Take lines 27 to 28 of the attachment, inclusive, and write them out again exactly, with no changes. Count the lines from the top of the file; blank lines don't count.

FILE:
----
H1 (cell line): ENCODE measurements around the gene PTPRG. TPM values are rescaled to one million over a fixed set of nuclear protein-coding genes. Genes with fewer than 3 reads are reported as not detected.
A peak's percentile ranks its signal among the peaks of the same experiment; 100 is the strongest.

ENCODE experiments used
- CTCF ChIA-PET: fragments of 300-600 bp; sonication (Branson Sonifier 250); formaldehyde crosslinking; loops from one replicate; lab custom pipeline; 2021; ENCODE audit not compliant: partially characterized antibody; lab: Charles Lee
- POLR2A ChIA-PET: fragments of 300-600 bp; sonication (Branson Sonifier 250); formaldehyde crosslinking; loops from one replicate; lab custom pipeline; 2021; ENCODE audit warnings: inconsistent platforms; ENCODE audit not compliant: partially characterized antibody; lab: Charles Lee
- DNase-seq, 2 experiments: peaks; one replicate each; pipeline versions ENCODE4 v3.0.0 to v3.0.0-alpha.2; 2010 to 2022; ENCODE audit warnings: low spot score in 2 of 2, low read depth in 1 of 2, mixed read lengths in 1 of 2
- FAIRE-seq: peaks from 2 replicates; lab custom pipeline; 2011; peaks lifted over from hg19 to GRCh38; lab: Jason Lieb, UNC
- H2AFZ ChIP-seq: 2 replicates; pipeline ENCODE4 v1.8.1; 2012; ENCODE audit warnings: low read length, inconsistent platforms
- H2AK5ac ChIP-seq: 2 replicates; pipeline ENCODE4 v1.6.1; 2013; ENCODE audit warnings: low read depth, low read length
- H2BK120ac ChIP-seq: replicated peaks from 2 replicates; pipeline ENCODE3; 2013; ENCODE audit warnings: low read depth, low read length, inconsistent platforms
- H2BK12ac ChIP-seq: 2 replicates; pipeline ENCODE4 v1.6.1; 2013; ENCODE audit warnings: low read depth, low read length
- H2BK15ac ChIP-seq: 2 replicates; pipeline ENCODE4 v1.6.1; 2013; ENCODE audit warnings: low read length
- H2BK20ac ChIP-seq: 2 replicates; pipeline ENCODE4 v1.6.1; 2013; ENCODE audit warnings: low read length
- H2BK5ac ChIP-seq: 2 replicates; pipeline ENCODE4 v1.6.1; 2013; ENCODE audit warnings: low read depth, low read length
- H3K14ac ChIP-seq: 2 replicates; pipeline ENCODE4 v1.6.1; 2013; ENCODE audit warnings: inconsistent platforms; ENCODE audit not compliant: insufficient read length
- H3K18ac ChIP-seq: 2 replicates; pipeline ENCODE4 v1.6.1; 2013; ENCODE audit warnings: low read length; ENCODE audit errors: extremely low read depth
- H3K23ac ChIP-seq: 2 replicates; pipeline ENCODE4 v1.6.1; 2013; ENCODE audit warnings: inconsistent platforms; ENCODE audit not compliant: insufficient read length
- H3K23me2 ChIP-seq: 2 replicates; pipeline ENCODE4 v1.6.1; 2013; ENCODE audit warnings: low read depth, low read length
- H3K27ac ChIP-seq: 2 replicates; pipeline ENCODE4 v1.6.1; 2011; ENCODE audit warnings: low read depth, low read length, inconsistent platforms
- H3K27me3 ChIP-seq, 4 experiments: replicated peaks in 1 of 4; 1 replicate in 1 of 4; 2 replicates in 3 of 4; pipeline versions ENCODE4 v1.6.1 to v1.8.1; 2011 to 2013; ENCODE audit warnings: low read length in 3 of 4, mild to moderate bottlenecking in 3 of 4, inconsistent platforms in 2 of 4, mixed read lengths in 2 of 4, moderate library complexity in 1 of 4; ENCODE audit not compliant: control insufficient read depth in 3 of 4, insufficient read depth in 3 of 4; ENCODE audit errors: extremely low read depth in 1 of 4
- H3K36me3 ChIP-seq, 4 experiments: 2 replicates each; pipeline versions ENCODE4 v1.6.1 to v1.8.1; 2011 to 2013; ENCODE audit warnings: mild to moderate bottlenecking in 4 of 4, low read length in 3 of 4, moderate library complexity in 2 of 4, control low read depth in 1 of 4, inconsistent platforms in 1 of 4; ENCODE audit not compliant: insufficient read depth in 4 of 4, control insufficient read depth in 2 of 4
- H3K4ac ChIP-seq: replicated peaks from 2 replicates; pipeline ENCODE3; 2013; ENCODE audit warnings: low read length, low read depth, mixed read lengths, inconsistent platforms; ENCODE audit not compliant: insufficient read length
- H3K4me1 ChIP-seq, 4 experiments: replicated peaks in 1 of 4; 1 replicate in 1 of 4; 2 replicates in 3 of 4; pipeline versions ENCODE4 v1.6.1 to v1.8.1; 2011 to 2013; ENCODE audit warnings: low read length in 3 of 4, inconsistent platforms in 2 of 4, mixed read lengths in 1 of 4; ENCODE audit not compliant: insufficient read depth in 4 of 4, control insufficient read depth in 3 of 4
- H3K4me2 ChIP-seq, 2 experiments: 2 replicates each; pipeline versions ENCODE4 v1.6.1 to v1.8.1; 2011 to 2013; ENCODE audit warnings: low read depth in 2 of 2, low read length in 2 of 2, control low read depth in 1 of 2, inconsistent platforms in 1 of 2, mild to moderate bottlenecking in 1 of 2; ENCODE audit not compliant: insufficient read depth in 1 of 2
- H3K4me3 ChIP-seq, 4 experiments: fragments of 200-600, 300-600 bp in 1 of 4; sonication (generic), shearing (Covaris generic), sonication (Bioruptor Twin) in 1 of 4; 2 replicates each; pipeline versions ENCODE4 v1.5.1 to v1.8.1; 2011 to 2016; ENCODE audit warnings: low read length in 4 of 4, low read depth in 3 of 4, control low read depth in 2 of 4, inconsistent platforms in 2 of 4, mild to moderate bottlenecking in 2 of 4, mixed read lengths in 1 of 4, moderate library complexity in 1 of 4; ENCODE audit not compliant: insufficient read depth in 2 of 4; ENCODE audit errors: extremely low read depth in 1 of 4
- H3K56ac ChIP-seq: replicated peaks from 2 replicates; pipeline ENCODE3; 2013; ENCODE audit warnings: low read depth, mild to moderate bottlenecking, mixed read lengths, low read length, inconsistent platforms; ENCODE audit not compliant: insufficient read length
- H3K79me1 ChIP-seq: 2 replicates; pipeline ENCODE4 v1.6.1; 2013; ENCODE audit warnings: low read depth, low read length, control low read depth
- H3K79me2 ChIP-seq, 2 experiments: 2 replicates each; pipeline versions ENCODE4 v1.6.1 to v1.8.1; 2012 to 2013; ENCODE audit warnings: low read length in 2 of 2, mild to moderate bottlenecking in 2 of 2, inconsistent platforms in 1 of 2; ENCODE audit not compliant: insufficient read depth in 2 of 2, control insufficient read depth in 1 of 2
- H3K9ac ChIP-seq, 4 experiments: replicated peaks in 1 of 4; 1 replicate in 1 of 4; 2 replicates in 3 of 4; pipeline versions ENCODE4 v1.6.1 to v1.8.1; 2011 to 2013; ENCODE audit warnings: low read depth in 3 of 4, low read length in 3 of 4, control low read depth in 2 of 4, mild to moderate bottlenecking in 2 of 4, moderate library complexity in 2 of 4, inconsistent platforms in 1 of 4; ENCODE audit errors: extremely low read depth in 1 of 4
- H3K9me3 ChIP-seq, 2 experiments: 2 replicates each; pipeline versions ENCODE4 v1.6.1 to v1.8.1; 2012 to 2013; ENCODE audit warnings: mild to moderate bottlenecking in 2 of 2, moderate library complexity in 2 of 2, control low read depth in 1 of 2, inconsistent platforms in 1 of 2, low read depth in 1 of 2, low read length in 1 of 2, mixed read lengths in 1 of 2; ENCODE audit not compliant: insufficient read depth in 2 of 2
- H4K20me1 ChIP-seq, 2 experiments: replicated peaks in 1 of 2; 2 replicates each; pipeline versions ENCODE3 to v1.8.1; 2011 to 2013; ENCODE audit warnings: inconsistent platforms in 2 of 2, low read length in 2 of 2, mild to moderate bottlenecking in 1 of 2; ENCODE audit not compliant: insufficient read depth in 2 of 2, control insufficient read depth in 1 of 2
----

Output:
- H3K79me1 ChIP-seq: 2 replicates; pipeline ENCODE4 v1.6.1; 2013; ENCODE audit warnings: low read depth, low read length, control low read depth
- H3K79me2 ChIP-seq, 2 experiments: 2 replicates each; pipeline versions ENCODE4 v1.6.1 to v1.8.1; 2012 to 2013; ENCODE audit warnings: low read length in 2 of 2, mild to moderate bottlenecking in 2 of 2, inconsistent platforms in 1 of 2; ENCODE audit not compliant: insufficient read depth in 2 of 2, control insufficient read depth in 1 of 2